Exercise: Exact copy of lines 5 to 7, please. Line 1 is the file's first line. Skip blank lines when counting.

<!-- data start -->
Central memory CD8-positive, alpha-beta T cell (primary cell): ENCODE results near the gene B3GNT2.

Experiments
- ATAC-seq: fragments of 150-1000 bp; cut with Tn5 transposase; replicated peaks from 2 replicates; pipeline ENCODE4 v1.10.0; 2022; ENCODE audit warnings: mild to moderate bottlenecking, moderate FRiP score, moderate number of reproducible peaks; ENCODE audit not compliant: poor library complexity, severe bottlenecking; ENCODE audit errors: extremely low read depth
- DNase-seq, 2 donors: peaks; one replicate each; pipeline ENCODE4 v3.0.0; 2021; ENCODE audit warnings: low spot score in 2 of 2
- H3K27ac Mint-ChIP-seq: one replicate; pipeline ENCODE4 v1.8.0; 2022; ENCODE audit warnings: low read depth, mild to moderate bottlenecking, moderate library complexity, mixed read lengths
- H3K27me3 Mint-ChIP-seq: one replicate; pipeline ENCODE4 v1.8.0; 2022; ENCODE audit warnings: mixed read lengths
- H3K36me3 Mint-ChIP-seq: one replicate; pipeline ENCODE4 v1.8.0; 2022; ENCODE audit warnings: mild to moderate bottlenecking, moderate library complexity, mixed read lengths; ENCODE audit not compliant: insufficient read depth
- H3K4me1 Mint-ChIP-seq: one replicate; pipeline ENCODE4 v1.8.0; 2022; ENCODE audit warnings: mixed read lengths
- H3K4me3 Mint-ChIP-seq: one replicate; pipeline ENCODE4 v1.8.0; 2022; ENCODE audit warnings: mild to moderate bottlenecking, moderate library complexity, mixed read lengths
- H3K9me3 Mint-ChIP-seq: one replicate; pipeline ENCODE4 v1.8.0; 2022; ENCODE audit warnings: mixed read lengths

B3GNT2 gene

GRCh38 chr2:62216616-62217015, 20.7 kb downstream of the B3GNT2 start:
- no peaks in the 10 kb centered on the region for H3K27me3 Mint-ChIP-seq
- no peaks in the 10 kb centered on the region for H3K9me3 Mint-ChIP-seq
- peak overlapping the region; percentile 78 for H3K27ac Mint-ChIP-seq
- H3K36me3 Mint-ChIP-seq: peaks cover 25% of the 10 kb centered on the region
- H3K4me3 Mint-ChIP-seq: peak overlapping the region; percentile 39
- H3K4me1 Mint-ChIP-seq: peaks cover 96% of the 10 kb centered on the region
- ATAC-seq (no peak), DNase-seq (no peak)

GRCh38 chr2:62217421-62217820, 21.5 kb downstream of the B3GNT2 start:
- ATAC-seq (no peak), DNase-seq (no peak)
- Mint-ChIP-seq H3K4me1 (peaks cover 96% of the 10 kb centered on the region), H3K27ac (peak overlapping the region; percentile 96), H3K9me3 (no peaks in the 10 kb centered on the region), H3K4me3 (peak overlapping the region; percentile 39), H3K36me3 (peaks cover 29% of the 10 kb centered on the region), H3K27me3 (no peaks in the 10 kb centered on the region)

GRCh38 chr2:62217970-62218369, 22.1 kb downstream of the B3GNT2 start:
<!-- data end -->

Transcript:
- H3K27ac Mint-ChIP-seq: one replicate; pipeline ENCODE4 v1.8.0; 2022; ENCODE audit warnings: low read depth, mild to moderate bottlenecking, moderate library complexity, mixed read lengths
- H3K27me3 Mint-ChIP-seq: one replicate; pipeline ENCODE4 v1.8.0; 2022; ENCODE audit warnings: mixed read lengths
- H3K36me3 Mint-ChIP-seq: one replicate; pipeline ENCODE4 v1.8.0; 2022; ENCODE audit warnings: mild to moderate bottlenecking, moderate library complexity, mixed read lengths; ENCODE audit not compliant: insufficient read depth